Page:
Hagel Calls Air Force Nuclear Officers in Bunkers

February 1, 2014 - 8:05 PM

 

Nuclear Missteps

FILE - This Jan. 9, 2014 file photo shows a mockup of a Minuteman 3 nuclear missile used for training by missile maintenance crews at F. E. Warren Air Force Base, Wyo. Air Force Secretary Deborah Lee James said Thursday the number of nuclear force officers implicated in a proficiency test cheating scandal has grown to 92 out of a force of 500. (AP Photo/Robert Burns, File)

ABOARD A U.S. MILITARY AIRCRAFT (AP) — Defense Secretary Chuck Hagel has made the rare gesture of phoning Air Force nuclear officers in their underground launch bunkers in Montana to update them on efforts to correct problems in their service.

Hagel placed the calls from aboard the military command aircraft that ferried him home Saturday from an international security conference in Germany.

The Pentagon chief spoke to a total of six Minuteman 3 missile launch control officers — two in each of three launch centers operated by the 341st Missile Wing at Malmstrom Air Force Base in Montana.

Malmstrom is the focus of a widening investigation into alleged cheating by launch officers on proficiency tests. About half of the entire cadre of missile launch officers at Malmstrom have been removed from duty because of the accusations, and the probe is continuing.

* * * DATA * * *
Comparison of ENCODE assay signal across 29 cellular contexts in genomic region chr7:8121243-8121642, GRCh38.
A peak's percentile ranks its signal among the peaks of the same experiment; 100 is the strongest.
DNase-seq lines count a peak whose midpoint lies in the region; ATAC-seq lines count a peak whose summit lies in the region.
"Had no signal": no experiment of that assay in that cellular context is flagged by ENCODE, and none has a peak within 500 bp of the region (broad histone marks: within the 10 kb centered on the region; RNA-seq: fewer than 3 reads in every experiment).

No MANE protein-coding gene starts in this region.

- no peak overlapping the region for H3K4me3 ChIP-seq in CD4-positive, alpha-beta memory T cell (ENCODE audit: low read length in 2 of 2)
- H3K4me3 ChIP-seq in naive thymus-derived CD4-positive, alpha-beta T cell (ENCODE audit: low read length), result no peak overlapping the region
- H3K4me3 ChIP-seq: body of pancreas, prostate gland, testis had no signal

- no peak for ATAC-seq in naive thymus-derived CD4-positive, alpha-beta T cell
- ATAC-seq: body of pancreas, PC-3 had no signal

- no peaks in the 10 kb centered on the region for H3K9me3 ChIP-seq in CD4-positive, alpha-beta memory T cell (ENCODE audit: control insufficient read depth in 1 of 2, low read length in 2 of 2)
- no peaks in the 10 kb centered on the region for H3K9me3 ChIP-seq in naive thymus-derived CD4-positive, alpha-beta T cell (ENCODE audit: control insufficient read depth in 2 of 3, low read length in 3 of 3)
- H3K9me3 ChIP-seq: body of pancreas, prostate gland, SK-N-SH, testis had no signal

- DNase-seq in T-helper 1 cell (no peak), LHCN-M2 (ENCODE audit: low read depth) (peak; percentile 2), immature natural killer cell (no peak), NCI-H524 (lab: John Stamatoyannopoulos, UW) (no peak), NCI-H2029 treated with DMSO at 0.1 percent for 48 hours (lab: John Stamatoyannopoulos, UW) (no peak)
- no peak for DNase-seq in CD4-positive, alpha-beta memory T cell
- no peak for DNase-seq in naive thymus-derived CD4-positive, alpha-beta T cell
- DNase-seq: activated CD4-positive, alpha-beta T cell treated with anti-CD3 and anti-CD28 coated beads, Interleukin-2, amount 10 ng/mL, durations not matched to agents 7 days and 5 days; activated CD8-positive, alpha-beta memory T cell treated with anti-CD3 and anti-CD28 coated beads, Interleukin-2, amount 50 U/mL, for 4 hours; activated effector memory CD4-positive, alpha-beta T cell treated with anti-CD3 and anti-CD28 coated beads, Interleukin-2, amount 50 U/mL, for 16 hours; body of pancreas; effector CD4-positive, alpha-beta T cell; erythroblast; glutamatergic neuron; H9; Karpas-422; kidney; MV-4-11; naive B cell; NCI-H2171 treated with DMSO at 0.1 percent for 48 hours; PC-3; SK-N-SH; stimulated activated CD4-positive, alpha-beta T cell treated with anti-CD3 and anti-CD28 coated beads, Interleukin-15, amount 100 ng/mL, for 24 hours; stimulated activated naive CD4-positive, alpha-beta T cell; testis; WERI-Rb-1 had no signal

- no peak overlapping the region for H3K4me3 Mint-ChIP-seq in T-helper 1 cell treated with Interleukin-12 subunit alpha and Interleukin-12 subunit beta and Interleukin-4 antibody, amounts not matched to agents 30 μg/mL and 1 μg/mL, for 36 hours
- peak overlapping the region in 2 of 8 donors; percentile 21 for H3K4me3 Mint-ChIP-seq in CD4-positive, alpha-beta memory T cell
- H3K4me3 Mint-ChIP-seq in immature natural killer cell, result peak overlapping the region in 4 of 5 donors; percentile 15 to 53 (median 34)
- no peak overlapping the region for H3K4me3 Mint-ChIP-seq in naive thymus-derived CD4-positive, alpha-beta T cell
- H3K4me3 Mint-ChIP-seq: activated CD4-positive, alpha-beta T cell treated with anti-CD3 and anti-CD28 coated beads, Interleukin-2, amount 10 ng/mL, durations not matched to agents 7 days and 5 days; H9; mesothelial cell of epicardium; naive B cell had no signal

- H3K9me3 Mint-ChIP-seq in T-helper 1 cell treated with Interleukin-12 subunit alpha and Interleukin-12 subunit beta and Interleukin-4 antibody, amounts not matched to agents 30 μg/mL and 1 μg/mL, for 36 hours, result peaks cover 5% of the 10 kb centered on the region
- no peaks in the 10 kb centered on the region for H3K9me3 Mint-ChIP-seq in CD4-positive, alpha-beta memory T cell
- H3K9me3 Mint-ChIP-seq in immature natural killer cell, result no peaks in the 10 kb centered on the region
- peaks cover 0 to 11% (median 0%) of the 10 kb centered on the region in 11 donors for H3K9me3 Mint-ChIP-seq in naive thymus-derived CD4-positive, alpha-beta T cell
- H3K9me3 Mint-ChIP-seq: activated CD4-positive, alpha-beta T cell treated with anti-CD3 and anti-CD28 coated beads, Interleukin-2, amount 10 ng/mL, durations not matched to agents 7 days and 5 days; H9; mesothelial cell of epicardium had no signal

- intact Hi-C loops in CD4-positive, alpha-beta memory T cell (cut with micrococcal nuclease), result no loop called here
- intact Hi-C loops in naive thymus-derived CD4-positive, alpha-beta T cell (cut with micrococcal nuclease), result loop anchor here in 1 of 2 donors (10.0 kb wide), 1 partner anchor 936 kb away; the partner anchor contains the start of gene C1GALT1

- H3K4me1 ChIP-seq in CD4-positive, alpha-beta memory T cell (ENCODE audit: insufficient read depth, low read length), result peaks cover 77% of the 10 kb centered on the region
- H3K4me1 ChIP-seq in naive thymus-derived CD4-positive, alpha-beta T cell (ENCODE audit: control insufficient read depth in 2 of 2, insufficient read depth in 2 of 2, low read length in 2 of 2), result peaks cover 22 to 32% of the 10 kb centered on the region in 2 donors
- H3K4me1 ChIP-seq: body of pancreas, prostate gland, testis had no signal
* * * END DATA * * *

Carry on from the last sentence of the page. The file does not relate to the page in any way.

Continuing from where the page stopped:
The scandal has created great strain on the remaining launch officers, forcing them to do more 24-hour shifts in the launch centers than normal.

A defense official who briefed reporters on Hagel's phone calls said the six officers to whom he spoke were generally positive in their outlook but also cited strains and stresses. The official was not authorized to discuss the private conversations by name and spoke on condition of anonymity.

Hagel told the officers about a meeting he conducted Wednesday at the Pentagon with top Air Force and Navy officials to discuss problems within the Air Force nuclear missile force. In addition to the alleged cheating, there also is a drug investigation involving a smaller number of launch officers, as well as troubling trends in other misbehavior and lapses first reported by The Associated Press.

Hagel also thanked the officers for taking on the extra shifts requires while more than 90 of the colleagues are suspended in the cheating probe. Hagel expressed confidence in their ability to execute the mission, the defense official said.